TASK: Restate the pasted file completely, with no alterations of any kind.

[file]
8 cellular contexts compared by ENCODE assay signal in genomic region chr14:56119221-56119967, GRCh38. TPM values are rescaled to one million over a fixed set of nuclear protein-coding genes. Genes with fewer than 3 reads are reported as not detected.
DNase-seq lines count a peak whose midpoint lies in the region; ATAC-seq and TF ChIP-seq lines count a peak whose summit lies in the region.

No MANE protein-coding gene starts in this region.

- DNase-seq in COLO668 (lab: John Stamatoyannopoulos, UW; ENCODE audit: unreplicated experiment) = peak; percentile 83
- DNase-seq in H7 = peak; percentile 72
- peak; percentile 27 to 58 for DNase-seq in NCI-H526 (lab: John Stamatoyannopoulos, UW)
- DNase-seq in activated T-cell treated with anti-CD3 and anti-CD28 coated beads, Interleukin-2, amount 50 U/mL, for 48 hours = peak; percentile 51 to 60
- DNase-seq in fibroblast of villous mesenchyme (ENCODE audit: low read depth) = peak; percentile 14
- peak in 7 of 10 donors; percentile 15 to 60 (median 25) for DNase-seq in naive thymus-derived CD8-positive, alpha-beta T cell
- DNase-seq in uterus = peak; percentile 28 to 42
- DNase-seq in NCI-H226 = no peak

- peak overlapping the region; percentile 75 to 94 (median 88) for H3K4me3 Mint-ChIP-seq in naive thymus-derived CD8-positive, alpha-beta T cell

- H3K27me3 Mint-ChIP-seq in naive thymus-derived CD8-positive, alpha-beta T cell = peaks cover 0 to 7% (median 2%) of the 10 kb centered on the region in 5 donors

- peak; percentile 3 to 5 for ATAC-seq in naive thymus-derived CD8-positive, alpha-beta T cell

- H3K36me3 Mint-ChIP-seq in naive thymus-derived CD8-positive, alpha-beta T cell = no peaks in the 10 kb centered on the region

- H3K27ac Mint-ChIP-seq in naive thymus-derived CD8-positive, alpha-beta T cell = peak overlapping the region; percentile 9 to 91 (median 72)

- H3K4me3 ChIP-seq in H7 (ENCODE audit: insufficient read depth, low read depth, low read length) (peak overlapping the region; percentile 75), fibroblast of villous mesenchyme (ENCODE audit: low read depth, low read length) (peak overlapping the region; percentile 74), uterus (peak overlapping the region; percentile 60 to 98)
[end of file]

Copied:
8 cellular contexts compared by ENCODE assay signal in genomic region chr14:56119221-56119967, GRCh38. TPM values are rescaled to one million over a fixed set of nuclear protein-coding genes. Genes with fewer than 3 reads are reported as not detected.
DNase-seq lines count a peak whose midpoint lies in the region; ATAC-seq and TF ChIP-seq lines count a peak whose summit lies in the region.

No MANE protein-coding gene starts in this region.

- DNase-seq in COLO668 (lab: John Stamatoyannopoulos, UW; ENCODE audit: unreplicated experiment) = peak; percentile 83
- DNase-seq in H7 = peak; percentile 72
- peak; percentile 27 to 58 for DNase-seq in NCI-H526 (lab: John Stamatoyannopoulos, UW)
- DNase-seq in activated T-cell treated with anti-CD3 and anti-CD28 coated beads, Interleukin-2, amount 50 U/mL, for 48 hours = peak; percentile 51 to 60
- DNase-seq in fibroblast of villous mesenchyme (ENCODE audit: low read depth) = peak; percentile 14
- peak in 7 of 10 donors; percentile 15 to 60 (median 25) for DNase-seq in naive thymus-derived CD8-positive, alpha-beta T cell
- DNase-seq in uterus = peak; percentile 28 to 42
- DNase-seq in NCI-H226 = no peak

- peak overlapping the region; percentile 75 to 94 (median 88) for H3K4me3 Mint-ChIP-seq in naive thymus-derived CD8-positive, alpha-beta T cell

- H3K27me3 Mint-ChIP-seq in naive thymus-derived CD8-positive, alpha-beta T cell = peaks cover 0 to 7% (median 2%) of the 10 kb centered on the region in 5 donors

- peak; percentile 3 to 5 for ATAC-seq in naive thymus-derived CD8-positive, alpha-beta T cell

- H3K36me3 Mint-ChIP-seq in naive thymus-derived CD8-positive, alpha-beta T cell = no peaks in the 10 kb centered on the region

- H3K27ac Mint-ChIP-seq in naive thymus-derived CD8-positive, alpha-beta T cell = peak overlapping the region; percentile 9 to 91 (median 72)

- H3K4me3 ChIP-seq in H7 (ENCODE audit: insufficient read depth, low read depth, low read length) (peak overlapping the region; percentile 75), fibroblast of villous mesenchyme (ENCODE audit: low read depth, low read length) (peak overlapping the region; percentile 74), uterus (peak overlapping the region; percentile 60 to 98)